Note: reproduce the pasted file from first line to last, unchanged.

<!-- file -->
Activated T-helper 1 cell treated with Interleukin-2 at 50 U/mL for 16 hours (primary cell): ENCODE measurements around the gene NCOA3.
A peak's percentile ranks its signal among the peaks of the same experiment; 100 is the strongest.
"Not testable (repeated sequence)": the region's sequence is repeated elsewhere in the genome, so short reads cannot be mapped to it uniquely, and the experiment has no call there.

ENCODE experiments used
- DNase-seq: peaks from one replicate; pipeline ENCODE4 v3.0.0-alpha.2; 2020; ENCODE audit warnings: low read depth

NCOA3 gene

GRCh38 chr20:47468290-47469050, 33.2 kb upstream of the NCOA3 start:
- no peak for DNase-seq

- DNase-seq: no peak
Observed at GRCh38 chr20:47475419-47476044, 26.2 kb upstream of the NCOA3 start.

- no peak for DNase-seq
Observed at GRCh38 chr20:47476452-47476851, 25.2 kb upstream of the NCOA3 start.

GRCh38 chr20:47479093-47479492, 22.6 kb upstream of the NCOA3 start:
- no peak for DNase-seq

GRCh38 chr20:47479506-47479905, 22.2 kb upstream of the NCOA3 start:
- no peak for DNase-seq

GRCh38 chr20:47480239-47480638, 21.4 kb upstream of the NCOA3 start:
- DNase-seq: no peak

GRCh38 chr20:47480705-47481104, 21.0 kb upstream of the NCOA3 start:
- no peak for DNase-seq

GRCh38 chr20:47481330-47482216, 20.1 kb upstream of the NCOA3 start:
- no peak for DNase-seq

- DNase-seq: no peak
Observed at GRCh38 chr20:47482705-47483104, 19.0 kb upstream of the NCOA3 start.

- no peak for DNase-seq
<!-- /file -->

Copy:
Activated T-helper 1 cell treated with Interleukin-2 at 50 U/mL for 16 hours (primary cell): ENCODE measurements around the gene NCOA3.
A peak's percentile ranks its signal among the peaks of the same experiment; 100 is the strongest.
"Not testable (repeated sequence)": the region's sequence is repeated elsewhere in the genome, so short reads cannot be mapped to it uniquely, and the experiment has no call there.

ENCODE experiments used
- DNase-seq: peaks from one replicate; pipeline ENCODE4 v3.0.0-alpha.2; 2020; ENCODE audit warnings: low read depth

NCOA3 gene

GRCh38 chr20:47468290-47469050, 33.2 kb upstream of the NCOA3 start:
- no peak for DNase-seq

- DNase-seq: no peak
Observed at GRCh38 chr20:47475419-47476044, 26.2 kb upstream of the NCOA3 start.

- no peak for DNase-seq
Observed at GRCh38 chr20:47476452-47476851, 25.2 kb upstream of the NCOA3 start.

GRCh38 chr20:47479093-47479492, 22.6 kb upstream of the NCOA3 start:
- no peak for DNase-seq

GRCh38 chr20:47479506-47479905, 22.2 kb upstream of the NCOA3 start:
- no peak for DNase-seq

GRCh38 chr20:47480239-47480638, 21.4 kb upstream of the NCOA3 start:
- DNase-seq: no peak

GRCh38 chr20:47480705-47481104, 21.0 kb upstream of the NCOA3 start:
- no peak for DNase-seq

GRCh38 chr20:47481330-47482216, 20.1 kb upstream of the NCOA3 start:
- no peak for DNase-seq

- DNase-seq: no peak
Observed at GRCh38 chr20:47482705-47483104, 19.0 kb upstream of the NCOA3 start.

- no peak for DNase-seq